His prose is brisk and well-paced, with many surprising insights along the way. The best way to grasp the breakneck music of bebop revolutionary Parker, Gioia says, is counterintuitive yet disarmingly simple: “I want you to sing along with the music.”
At first, you think you’re being asked to drink water from a fire hose. But “even if you stumble or are out of tune, you will gain insights into the music that are much harder to reach via quiet, passive listening.” It’s also a lot of fun, and before long you’re no longer just a listener but an active participant in the music.
Allow me to skip the prelude to judgment that usually begins a book review, and just get right to it: Karan Mahajan’s second novel, “The Association of Small Bombs,” is wonderful. It is smart, devastating, unpredictable and enviably adept in its handling of tragedy and its fallout. If you enjoy novels that happily disrupt traditional narratives — about grief, death, violence, politics — I suggest you go out and buy this one. Post haste.
Holiday book gift guide
Probably not. You may not understand it even if you have read the previous one. But that won’t stop you from getting a total kick out of it. After all, how can you not catch a silly buzz from off-the-wall scenes featuring lizard-headed musketeers, stun-gun wielding cockney banshees and a politically correct “beefeater-bobcat guy” who uses a “spork as a walking stick”?
. . . those who love deconstructing the supernatural literary references in series like "True Detective" and "Lost" will find much to savor in "Crooked," which also carries an important message we should all heed as our presidential candidates hit the campaign trail: "If the old gods rise, it will represent a significant realignment of the electoral landscape."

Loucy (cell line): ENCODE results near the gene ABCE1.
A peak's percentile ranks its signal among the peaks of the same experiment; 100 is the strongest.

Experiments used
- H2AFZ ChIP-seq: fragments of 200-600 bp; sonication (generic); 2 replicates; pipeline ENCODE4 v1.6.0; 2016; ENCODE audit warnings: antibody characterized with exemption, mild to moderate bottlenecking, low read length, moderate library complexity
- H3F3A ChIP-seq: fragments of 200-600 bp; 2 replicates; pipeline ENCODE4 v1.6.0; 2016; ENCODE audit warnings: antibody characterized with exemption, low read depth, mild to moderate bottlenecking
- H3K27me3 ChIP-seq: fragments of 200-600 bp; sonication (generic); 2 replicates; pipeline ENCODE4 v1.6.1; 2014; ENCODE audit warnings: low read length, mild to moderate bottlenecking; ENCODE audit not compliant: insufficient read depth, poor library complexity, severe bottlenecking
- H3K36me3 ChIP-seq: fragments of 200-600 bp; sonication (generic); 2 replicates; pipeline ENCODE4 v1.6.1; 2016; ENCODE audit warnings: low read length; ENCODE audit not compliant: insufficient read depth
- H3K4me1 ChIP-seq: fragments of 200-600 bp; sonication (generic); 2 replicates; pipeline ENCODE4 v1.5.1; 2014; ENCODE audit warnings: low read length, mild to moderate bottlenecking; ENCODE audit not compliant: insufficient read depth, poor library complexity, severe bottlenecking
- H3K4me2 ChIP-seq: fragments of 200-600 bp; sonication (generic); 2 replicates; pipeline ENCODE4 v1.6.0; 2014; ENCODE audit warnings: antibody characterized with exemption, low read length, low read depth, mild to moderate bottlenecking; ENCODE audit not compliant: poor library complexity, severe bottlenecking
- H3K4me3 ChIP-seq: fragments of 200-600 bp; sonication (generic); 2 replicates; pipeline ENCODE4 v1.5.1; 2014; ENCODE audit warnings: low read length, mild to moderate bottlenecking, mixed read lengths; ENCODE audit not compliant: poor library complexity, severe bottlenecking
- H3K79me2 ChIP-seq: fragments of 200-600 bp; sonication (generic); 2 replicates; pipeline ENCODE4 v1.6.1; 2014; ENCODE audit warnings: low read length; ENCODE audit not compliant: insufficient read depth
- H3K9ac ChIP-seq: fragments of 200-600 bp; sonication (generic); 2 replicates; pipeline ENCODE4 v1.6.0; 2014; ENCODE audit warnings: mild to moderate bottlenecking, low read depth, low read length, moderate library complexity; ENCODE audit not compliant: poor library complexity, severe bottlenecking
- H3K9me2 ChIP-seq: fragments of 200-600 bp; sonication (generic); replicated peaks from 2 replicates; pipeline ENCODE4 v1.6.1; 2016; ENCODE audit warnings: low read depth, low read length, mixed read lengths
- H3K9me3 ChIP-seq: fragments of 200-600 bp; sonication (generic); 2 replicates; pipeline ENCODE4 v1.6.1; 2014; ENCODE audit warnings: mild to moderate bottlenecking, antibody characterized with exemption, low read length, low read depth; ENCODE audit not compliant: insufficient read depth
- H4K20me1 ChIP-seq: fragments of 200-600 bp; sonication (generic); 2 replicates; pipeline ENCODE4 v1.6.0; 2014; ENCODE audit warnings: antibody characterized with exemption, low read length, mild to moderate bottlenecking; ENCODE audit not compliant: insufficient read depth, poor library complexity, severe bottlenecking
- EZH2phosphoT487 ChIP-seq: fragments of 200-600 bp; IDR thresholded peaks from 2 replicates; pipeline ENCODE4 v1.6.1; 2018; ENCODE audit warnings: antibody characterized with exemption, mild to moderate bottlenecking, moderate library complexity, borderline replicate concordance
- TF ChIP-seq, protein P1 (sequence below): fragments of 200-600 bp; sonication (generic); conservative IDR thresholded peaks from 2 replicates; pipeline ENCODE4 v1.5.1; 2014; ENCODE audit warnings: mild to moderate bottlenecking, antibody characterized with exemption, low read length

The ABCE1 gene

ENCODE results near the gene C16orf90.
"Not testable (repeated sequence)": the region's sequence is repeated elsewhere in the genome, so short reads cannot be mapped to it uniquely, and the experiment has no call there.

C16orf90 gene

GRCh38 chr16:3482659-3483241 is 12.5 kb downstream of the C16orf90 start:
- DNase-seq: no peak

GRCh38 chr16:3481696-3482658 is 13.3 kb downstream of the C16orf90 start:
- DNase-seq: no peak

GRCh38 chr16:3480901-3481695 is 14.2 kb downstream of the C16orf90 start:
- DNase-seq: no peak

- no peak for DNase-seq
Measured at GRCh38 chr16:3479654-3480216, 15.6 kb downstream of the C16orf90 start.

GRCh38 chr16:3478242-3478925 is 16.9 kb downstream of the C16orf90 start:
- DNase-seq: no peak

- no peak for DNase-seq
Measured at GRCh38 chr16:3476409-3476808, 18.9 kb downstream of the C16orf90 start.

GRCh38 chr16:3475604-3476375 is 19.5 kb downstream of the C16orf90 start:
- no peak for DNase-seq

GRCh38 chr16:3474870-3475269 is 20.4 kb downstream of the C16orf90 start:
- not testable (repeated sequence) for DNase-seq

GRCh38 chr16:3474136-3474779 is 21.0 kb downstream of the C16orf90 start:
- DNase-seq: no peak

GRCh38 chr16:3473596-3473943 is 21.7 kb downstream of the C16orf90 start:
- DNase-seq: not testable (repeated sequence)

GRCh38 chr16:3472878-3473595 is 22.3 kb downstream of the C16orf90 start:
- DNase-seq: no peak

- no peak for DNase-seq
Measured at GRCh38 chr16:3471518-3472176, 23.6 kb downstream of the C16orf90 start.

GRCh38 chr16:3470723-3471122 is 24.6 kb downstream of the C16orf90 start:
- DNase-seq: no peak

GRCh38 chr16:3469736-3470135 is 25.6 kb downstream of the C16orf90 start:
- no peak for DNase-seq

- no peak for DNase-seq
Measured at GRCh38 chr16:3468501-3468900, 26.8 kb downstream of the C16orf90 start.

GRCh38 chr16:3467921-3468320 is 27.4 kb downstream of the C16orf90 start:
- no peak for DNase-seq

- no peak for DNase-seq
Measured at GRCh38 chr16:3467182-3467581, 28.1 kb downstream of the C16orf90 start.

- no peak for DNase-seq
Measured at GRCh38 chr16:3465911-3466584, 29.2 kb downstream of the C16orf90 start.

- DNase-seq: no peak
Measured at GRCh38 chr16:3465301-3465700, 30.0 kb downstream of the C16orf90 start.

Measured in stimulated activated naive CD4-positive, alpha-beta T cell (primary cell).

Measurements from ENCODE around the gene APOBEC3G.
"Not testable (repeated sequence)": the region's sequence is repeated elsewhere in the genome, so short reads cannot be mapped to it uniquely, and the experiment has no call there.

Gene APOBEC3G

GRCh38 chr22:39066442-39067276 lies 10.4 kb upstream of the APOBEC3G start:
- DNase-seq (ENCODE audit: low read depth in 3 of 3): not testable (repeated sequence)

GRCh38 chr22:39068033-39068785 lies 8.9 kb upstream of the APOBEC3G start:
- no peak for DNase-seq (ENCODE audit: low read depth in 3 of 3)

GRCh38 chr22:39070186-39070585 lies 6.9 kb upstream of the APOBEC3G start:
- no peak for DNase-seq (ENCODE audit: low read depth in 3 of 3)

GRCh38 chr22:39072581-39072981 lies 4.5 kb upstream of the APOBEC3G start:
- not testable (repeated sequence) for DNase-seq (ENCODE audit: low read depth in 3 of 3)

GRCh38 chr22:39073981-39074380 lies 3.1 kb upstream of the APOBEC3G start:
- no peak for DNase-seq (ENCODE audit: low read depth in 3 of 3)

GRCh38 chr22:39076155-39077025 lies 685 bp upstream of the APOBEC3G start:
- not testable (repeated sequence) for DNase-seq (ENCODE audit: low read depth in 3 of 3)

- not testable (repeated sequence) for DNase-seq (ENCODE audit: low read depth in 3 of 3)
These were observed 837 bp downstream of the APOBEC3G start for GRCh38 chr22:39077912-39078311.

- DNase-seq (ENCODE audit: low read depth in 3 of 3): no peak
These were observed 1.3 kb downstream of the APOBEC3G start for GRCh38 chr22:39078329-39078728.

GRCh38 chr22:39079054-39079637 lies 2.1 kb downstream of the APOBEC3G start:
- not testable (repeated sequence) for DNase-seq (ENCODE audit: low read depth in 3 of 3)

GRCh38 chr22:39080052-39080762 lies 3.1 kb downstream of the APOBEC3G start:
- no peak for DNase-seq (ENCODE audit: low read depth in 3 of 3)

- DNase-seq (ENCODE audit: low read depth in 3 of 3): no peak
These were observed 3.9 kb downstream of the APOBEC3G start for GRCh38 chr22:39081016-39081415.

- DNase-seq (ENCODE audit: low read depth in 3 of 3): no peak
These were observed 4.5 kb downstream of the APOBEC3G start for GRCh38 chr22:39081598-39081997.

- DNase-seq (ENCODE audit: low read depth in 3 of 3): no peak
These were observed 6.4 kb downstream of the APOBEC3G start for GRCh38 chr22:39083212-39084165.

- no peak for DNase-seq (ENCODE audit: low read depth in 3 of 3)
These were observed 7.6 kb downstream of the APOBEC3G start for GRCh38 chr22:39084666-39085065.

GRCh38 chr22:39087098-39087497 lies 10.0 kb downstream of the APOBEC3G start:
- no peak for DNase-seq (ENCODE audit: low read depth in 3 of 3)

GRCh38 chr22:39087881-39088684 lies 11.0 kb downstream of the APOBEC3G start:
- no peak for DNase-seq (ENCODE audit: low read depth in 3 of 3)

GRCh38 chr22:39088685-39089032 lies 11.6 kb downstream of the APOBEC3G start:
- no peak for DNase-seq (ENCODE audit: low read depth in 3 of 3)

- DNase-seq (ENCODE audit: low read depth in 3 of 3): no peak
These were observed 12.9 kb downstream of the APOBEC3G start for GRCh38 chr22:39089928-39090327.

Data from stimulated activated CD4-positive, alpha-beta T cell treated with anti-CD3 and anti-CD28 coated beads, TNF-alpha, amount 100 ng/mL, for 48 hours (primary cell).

“The Oregon Trail: A New American Journey,” is goofy and often self-indulgent, but it is also charming, big-hearted, impassioned, and a lot of fun to read. The trek itself is awe-inspiring. The Buck brothers had to contend with sand storms, broken wheels, the wreckage of their “Trail Pup” (a supporting vehicle hitched to the main wagon), runaway mules, heat, dust, grease, grit, and grime. The bickering brothers — Rinker, a worrywart professional, and Nick, a devil-may-care jack of all trades — also had to deal with each other.
The book is an obsessive exploration of what makes hearts flutter and break across the globe, but most importantly, it dissects those ideas through the lens of a right-and-left swiping society. And as a result, Ansari’s final product doesn’t only feel complete—it’s hilariously executed, even without his unmistakable high-register voice belting the punchlines. At 250 pages, Modern Romance is a lean, pithy read that’s perfect to reach the tech-obsessed generation it explores.
“Nabokov in America” is rewarding on all counts, as biography, as photo album (there are many pictures of people, Western landscapes and motels) and as appreciative criticism. Not least, Roper even avoids the arch style so often adopted by critics faintly trying to emulate their inimitable subject.
Blume has never been particularly interested in language or plot. She has her eye on people, and her work resonates because she uses clean, accessible prose to sketch characters who are convincingly conflicted. Her good girls tell lies, and shy, vulnerable guys can cheat. Rarely do they intend the pain they cause.